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What To Say When Someone Is Diagnosed With Cancer

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Updated September 26, 2011

Finding out that somebody you care about has a cancer such as leukemia, lymphoma, or myeloma can be shocking, emotional, even devastating. When a diagnosis makes us feel so bad, it is almost impossible to imagine how the person who has received the diagnosis must feel. Our hope is that we can find the right words or the right action to take some of the pain away- but how can we say what we feel? What is the right thing to say?

Take Your Cue

Sometimes the most surprising thing about a cancer diagnosis is how the patient handles it. They may show unbelievable strength you never knew they had, or be more vulnerable than you knew. They might show a number of different emotions, sadness, anger, guilt, fear, ambivalence, avoidance- and sometimes they may show these all at once or change from moment to moment.

People’s reaction to any situation is shaped by all their experiences from their past, and this is what leads to a variety in the way that people manage or cope with events. In short, when it comes to dealing with a stressful diagnosis such as cancer, expect the unexpected.

Where your loved one is at with their diagnosis will help you to shape your response to it. Maybe they are in a stage where their diagnosis is all they want to talk about, or maybe they don’t want to talk about it at all. If they are diagnosed at time when their disease is stable, your response will be quite different than if they are diagnosed in life- threatening condition or hospitalized.

Whatever You Choose to Say- Choose to Say Something

Sometimes the pressure to say the right thing can be overwhelming. What if your loved one starts to cry? What if they ask you something you don’t know the answer to? What if they get mad at you? What if you make them feel worse? The temptation may be to avoid the situation altogether. After all, they know that you care about them, don’t they?

The truth is, cancer is the giant purple striped elephant in the middle of the room. To not acknowledge it is almost always more hurtful than anything you could ever say.

Hospital Visits

First of all, hospital visits are not mandatory cancer diagnosis etiquette (if there is such a thing). Many people have a deep aversion to hospitals, and if this is you know that there are many other ways you can show how much you care.

If you don’t have a problem with hospitals, there are a few things you should consider before heading out to visit.

  • Call ahead to find out the visiting hours of the nursing unit. Expect that you may not be able to visit until late morning or after early evening, and that there is often a rest period time in the afternoon. Also find out if your friend or loved one is accepting visitors.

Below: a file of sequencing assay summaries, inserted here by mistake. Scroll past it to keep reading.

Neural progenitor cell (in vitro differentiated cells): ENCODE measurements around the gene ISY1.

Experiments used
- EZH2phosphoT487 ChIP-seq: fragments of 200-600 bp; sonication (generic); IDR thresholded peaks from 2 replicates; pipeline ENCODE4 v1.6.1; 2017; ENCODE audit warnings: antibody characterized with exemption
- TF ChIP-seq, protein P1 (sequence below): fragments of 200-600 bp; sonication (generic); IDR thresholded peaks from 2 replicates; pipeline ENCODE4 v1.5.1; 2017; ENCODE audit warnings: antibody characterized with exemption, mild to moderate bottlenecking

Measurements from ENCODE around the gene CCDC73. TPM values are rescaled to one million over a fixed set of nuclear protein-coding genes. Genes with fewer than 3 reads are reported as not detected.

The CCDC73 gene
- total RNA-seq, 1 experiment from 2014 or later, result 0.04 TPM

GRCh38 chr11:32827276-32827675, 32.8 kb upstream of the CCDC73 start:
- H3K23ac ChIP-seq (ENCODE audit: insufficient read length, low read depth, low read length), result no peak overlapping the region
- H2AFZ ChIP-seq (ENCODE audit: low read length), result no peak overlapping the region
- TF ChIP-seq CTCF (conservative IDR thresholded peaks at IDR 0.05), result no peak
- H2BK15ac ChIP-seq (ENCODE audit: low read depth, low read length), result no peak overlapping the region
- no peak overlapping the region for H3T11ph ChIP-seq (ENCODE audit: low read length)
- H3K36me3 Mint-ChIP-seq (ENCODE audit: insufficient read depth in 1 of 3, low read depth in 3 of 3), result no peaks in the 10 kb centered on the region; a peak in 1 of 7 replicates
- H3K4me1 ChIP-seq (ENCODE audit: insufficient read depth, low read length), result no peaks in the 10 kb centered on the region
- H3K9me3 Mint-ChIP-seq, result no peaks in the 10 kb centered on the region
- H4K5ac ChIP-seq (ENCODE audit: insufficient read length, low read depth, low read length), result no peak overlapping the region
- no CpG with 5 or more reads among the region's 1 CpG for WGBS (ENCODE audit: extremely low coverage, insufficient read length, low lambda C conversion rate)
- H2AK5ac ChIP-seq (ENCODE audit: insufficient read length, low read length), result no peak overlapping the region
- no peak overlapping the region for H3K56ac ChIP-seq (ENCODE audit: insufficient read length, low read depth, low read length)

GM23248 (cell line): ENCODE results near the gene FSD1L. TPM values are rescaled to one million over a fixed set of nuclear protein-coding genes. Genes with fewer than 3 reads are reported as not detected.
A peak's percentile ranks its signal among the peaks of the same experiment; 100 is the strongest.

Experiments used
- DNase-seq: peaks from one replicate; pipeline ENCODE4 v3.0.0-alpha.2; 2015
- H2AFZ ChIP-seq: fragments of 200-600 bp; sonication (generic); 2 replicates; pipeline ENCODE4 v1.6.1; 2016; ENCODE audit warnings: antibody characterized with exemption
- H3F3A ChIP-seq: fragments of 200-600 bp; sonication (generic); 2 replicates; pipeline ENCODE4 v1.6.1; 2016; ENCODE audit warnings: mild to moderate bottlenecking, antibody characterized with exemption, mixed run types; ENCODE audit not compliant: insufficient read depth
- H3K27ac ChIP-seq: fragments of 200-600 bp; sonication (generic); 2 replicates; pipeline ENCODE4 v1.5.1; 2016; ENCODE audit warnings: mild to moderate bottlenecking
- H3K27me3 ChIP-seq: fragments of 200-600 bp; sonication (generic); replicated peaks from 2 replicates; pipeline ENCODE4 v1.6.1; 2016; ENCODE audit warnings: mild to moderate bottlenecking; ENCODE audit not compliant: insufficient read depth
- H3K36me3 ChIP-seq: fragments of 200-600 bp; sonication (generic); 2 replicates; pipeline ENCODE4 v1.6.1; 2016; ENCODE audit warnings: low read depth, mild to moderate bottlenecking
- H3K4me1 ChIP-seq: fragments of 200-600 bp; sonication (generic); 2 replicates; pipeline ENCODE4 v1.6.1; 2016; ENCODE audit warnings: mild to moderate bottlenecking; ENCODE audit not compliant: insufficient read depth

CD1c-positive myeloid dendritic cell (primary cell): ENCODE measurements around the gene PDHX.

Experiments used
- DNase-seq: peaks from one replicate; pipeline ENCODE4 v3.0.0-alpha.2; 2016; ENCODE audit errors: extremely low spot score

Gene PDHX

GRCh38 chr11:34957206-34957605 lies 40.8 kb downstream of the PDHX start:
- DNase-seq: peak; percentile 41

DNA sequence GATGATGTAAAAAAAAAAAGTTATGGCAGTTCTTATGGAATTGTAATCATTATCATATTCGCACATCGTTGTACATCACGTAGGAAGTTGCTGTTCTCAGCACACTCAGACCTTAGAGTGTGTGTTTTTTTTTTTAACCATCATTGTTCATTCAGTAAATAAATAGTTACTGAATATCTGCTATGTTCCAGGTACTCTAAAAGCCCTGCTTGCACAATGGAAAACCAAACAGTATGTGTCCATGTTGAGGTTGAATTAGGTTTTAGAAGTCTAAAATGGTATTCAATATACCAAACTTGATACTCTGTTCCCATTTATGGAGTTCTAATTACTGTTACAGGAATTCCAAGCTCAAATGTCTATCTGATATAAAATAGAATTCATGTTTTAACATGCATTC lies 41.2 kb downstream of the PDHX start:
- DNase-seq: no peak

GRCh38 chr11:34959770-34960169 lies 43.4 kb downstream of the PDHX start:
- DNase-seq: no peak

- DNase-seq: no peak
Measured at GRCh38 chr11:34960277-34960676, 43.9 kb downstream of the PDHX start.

• Expect to keep your visit short, no more than 20 or 30 minutes at a time. Blood cancer patients experience a great deal of fatigue, made worse by a recent diagnosis. If they want you to stay longer than that, take your cue but ensure that you don’t tire them out
  • Stay away if you are not feeling well, or if you are just getting over an illness. People with these types of cancers often have a low immune system at the time of their diagnosis, and exposure to a virus or bacteria can cause very serious illness. Even if you aren’t sick, make sure you wash your hands very thoroughly when you enter the hospital room.
  • Also as a result of immunity concerns, it may not be appropriate to bring flowers or plants into the room of a patient with leukemia or lymphoma. Check with the nursing unit or a family member to see if it’s okay before you visit
  • Remember, it’s not about you. Make sure your conversation is focused on the patient, and not about your issues

What to Say

The best advice in this situation is to say how you feel. Are you thinking about them? Then say so. Do you care about them? Then say so. Are you sorry that they are going through this? Then say so. Don’t know what to say? Then say THAT.

Here are a few more starters:

  • I am here if you want to talk
  • I would like to help in any way I can
  • Are you up for having visitors?
  • Is there anyone else you would like me to contact?
  • This must be a hard thing to go through

What Not to Say

Sometimes it can be easier to know the right things to say than to know what not to say. Try not to get too caught up in this and follow a natural conversation. However, there are a few things to avoid:

  • Again, don’t make it about you or compare it to something you have been through
  • If they don’t want to talk, don’t force the issue. Just let them know that you available when and if they want to
  • Don’t try to find the positives. There isn’t much of a silver- lining to the diagnosis of a blood cancer, so avoid saying things like “It could be worse” or “At least it isn’t….” For the person with the disease, this is probably the worst- case scenario
  • At the same time, don’t express overly pessimistic opinions
  • Don’t leave if things get tough. If the person gets angry, let them vent. If they tell you they are afraid, open up the conversation so they can unload on you. “What are you most afraid of?” “What can I do to help with your fears?” These situations can be hard to manage, but put them right back in the patient’s court and let them do the talking. That way, you don’t need to worry about what to say
  • Avoid saying things that minimize what the patient is going through such as “Don’t worry”, “Everything is going to be okay”, or “Cheer up”
  • Nobody deserves to get cancer. Even if you believe that the person’s lifestyle choices contributed to their disease, or if you think it was “God’s will” that this happened- keep it to yourself

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